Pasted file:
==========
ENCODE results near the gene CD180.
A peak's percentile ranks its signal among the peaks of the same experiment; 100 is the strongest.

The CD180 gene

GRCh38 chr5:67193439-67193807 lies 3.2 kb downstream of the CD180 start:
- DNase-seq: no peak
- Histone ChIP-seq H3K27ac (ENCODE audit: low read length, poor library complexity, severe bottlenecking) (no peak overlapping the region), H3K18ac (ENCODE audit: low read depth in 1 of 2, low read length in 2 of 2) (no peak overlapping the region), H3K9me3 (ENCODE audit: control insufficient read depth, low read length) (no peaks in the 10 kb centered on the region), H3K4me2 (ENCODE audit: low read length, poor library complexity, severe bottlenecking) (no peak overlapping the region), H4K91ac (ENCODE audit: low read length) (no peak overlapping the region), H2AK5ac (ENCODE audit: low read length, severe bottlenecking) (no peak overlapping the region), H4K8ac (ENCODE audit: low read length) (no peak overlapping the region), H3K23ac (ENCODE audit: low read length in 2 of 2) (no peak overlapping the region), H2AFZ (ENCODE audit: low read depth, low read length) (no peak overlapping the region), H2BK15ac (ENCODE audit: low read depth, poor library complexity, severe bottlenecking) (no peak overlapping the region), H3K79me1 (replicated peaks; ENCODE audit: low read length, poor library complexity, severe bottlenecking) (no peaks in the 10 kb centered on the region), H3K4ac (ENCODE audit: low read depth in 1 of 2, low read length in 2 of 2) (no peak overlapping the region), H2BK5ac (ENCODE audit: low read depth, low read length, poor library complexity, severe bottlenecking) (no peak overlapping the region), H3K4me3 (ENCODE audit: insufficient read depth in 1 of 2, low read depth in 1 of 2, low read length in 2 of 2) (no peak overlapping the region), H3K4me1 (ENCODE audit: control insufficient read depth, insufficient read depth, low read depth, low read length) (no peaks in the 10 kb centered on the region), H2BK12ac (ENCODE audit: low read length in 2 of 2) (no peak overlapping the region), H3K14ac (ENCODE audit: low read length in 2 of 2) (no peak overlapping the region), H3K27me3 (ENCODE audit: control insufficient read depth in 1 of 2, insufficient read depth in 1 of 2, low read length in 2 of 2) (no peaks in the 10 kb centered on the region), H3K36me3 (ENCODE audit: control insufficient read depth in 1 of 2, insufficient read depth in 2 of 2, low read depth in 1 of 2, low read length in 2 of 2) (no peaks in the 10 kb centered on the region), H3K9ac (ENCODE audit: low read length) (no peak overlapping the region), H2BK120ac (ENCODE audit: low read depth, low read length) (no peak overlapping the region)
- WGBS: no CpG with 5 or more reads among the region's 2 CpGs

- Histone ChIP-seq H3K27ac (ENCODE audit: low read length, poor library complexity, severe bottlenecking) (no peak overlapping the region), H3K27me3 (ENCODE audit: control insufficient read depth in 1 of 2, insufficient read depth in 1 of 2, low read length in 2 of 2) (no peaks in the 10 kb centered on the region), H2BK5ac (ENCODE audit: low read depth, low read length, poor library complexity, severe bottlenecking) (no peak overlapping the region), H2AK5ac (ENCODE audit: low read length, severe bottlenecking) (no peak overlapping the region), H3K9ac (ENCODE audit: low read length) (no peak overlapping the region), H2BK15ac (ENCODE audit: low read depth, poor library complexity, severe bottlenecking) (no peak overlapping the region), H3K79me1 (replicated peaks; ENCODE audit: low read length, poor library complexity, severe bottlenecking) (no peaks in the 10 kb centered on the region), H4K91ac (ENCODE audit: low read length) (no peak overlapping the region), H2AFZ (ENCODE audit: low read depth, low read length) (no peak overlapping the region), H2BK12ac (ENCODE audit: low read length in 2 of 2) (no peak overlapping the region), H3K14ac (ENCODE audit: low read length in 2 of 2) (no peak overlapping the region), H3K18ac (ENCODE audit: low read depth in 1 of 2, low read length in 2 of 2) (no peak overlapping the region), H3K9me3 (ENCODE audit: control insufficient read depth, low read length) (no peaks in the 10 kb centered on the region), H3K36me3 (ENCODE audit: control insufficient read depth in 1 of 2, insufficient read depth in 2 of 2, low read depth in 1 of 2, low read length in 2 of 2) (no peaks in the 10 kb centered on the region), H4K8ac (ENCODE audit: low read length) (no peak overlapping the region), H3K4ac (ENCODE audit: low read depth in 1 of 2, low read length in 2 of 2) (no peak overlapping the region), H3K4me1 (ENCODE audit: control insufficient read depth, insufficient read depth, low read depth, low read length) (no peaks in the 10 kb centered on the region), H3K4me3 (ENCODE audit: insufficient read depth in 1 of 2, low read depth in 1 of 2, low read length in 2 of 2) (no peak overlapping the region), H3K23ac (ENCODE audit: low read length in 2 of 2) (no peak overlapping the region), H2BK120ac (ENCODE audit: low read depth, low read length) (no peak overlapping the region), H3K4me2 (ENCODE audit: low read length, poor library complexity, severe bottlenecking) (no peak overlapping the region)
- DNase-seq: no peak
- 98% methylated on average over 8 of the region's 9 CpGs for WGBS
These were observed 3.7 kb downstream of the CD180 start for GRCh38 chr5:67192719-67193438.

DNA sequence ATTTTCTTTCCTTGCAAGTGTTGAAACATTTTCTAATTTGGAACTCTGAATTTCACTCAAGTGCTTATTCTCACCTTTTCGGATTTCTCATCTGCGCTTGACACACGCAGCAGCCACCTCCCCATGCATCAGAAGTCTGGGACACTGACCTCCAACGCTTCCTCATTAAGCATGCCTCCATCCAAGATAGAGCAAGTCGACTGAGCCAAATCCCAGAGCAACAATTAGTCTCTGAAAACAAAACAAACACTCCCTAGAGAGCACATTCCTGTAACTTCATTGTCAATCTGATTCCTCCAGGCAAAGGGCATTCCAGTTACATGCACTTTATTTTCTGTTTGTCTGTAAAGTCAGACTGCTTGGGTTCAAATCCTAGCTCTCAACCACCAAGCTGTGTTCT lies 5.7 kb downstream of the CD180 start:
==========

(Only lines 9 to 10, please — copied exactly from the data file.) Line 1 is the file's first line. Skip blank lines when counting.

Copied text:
- DNase-seq: no peak
- 98% methylated on average over 8 of the region's 9 CpGs for WGBS